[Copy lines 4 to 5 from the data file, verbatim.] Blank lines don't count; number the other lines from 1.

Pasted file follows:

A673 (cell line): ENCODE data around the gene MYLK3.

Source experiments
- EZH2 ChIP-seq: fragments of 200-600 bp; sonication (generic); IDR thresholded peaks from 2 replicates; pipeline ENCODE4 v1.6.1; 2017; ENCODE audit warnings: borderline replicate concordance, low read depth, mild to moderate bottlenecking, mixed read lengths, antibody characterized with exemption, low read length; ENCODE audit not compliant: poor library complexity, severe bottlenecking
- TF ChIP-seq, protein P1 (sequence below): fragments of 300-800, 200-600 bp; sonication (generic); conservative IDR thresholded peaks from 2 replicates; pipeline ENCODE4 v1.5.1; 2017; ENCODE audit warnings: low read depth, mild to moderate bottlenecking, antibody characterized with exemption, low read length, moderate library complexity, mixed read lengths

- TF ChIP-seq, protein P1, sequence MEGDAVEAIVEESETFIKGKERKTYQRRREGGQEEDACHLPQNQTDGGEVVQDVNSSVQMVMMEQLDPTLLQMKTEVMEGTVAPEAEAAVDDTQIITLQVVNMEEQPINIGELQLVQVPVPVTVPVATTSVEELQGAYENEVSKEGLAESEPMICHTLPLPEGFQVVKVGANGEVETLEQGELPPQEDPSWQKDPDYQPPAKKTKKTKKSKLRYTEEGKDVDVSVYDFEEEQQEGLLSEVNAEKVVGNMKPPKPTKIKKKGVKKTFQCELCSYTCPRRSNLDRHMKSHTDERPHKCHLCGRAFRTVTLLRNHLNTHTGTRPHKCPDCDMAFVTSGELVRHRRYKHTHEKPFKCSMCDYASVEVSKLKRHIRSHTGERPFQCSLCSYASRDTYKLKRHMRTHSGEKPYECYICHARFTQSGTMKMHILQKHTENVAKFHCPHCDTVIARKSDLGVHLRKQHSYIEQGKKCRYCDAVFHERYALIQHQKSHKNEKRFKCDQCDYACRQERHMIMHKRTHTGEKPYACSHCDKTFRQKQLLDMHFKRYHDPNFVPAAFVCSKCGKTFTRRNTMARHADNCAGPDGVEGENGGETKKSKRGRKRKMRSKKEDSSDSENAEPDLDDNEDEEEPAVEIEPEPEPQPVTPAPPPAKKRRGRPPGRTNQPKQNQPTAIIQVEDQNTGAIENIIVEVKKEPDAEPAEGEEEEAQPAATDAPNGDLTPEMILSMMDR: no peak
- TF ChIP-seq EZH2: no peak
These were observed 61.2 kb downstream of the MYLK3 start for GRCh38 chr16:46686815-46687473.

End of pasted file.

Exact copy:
- TF ChIP-seq, protein P1 (sequence below): fragments of 300-800, 200-600 bp; sonication (generic); conservative IDR thresholded peaks from 2 replicates; pipeline ENCODE4 v1.5.1; 2017; ENCODE audit warnings: low read depth, mild to moderate bottlenecking, antibody characterized with exemption, low read length, moderate library complexity, mixed read lengths

- TF ChIP-seq, protein P1, sequence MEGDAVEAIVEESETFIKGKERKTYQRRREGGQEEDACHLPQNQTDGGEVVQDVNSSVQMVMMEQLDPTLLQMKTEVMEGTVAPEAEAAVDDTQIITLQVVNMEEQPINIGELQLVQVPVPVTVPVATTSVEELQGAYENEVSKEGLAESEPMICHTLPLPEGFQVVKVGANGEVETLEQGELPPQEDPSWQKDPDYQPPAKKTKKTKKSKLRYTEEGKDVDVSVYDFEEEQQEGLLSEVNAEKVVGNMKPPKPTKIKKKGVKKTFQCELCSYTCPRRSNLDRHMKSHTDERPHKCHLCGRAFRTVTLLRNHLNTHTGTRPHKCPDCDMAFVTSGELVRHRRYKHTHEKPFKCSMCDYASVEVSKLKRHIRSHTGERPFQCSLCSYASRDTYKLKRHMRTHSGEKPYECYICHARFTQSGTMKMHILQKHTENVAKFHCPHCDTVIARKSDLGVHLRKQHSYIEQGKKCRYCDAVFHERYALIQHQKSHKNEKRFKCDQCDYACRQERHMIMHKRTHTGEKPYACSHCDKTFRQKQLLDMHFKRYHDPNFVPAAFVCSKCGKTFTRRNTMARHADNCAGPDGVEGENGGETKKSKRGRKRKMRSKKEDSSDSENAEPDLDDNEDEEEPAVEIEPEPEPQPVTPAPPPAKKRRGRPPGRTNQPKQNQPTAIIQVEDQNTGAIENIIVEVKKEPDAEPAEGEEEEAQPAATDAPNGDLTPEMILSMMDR: no peak